Author + information
- Received August 10, 2017
- Revision received September 20, 2017
- Accepted October 10, 2017
- Published online January 17, 2018.
- Dai Yuxiang, MD,
- Zhang Feng, MD,
- Qian Juying, MD, PhD and
- Ge Junbo, MD, PhD∗ ()
- Shanghai Institute of Cardiovascular Diseases, Zhongshan Hospital, Fudan University, Shanghai, China
- ↵∗Address for correspondence:
Dr. Ge Junbo, No. 1609, Xietu Road, Department of Cardiology, Zhongshan Hospital, Fudan University, Shanghai, 200032, China.
A 36-year-old man underwent surgical closure of a left coronary-to-right ventricle fistula in 2000. At that time the left main coronary artery (LM) was enlarged (14 mm). In 2004, a giant aneurysm of LM was demonstrated during angiography (Figure 1A), and the patient underwent coronary artery bypass grafting for severe slow flow in the left anterior descending artery (LAD). Coronary computed tomography angiogram performed in 2009 showed patency of grafts and the giant aneurysm (Figure 1B).
In October 2016, the patient was admitted for chest pain, and emergent angiography revealed total occlusion of the LM (Figure 1C). After numerous rounds of percutaneous thrombus aspiration, a large amount of thrombus was withdrawn and flow to the left circumflex was restored. Extensive thrombus remained in the giant aneurysm (Figure 1C). Echocardiography also showed thrombus in the dilated LAD (Figure 1D). Enhanced antithrombotic therapy including glycoprotein IIb/IIIa inhibitors for 48 hours, aspirin 100 mg/day, clopidogrel 75 mg/day, and warfarin (dosage according to international normalized ratio, 2 to 3) was used after the procedure. Re-examination via coronary computed tomography angiogram (Figure 1E), coronary angiography, and intravascular ultrasound (Figure 1F) in June 2017 showed patency of LM and left circumflex.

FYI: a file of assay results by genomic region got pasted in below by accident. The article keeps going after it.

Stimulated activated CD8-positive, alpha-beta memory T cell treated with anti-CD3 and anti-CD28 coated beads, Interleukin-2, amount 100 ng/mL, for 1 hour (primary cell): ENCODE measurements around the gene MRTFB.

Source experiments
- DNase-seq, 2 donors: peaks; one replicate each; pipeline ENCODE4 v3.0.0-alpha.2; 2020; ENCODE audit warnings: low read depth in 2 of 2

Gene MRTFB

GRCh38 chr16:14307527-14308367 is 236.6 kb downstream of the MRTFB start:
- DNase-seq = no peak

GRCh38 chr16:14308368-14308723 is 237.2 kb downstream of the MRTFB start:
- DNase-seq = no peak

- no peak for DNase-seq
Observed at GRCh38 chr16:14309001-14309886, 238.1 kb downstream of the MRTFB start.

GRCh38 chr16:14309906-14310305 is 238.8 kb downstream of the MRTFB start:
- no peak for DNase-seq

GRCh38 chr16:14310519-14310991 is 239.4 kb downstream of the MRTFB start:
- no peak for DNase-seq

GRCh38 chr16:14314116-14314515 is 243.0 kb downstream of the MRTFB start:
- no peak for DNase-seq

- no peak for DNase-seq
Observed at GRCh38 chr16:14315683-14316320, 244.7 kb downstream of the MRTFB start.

This is an unusual report of thrombotic occlusion of a giant aneurysm of LM after surgical closure of a coronary fistula. Fistulae may be the main cause of the coronary aneurysm, which extended from the LM to the mid-LAD. Slow flow in the LAD may have contributed to thrombus formation in proximal LAD, and this extended into the LM after coronary artery bypass grafting. Enhanced antithrombotic therapy may be useful to maintain the patency of the distal segment of the aneurysm for this patient (1,2).
This study was supported by the National Natural Science Foundation of China (No. 81300095). All authors have reported that they have no relationships relevant to the contents of this paper to disclose.
- Received August 10, 2017.
- Revision received September 20, 2017.
- Accepted October 10, 2017.
- 2018 American College of Cardiology Foundation
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